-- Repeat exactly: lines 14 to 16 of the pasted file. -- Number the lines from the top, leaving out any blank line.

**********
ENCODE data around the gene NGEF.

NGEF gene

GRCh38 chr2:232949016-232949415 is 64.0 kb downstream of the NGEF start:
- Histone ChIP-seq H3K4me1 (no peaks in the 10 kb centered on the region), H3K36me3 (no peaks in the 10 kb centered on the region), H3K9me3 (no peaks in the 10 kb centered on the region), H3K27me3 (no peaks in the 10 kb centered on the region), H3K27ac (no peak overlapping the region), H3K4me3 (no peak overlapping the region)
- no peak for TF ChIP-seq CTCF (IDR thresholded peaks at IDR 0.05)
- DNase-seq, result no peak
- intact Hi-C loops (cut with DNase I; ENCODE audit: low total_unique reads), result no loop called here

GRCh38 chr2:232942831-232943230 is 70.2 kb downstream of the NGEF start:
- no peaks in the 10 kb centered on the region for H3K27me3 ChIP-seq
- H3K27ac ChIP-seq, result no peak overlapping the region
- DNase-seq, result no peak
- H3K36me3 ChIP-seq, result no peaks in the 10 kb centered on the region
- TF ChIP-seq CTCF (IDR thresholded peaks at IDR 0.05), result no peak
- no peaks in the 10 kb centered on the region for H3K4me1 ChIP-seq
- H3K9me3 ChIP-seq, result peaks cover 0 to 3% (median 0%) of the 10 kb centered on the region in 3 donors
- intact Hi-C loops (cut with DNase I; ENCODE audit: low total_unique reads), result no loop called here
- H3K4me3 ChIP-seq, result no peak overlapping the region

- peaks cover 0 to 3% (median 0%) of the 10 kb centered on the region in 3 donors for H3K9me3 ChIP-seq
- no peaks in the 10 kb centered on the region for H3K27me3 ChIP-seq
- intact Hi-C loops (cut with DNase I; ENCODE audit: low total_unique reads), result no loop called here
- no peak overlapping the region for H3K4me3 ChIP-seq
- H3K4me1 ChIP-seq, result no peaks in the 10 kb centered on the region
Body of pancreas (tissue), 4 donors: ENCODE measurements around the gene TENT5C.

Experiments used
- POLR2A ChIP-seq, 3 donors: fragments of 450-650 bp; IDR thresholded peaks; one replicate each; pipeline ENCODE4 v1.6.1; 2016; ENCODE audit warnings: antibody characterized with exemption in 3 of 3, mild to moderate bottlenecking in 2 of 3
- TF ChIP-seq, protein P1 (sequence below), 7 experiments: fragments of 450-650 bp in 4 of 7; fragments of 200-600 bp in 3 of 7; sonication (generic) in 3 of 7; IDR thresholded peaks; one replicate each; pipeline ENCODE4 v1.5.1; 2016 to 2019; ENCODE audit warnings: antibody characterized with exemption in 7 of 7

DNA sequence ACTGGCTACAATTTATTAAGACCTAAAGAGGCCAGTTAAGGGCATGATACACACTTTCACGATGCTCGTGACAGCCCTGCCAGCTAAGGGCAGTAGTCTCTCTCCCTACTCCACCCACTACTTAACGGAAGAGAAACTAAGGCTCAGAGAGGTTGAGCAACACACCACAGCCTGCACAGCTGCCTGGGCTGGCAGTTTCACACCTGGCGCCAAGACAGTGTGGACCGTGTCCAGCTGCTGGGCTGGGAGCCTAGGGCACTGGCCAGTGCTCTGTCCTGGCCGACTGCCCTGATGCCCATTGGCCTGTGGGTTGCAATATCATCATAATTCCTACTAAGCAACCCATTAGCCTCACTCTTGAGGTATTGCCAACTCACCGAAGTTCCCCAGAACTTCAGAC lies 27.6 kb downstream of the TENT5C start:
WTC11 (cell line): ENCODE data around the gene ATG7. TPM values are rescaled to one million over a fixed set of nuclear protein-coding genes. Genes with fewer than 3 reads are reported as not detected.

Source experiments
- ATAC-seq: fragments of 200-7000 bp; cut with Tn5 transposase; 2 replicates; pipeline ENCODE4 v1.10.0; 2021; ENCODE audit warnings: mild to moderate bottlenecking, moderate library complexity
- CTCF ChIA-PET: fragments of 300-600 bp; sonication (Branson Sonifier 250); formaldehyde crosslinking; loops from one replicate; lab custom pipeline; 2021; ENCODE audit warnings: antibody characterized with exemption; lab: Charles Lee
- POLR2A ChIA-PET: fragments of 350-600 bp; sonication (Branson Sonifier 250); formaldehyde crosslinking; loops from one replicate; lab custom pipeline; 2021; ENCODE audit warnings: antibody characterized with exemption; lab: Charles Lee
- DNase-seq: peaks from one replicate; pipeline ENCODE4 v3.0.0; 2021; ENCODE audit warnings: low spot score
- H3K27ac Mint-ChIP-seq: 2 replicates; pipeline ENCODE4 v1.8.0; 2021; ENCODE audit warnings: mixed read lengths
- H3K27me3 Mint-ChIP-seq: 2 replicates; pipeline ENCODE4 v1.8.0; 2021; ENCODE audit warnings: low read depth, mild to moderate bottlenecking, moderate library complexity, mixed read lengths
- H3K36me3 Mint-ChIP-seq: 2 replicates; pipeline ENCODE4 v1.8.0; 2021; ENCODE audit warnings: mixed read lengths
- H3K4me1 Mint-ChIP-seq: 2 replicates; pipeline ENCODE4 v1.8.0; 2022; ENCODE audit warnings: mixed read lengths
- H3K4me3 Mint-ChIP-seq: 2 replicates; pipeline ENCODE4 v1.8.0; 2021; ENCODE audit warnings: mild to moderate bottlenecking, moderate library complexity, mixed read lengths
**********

- no peaks in the 10 kb centered on the region for H3K4me1 ChIP-seq
- H3K9me3 ChIP-seq, result peaks cover 0 to 3% (median 0%) of the 10 kb centered on the region in 3 donors
- intact Hi-C loops (cut with DNase I; ENCODE audit: low total_unique reads), result no loop called here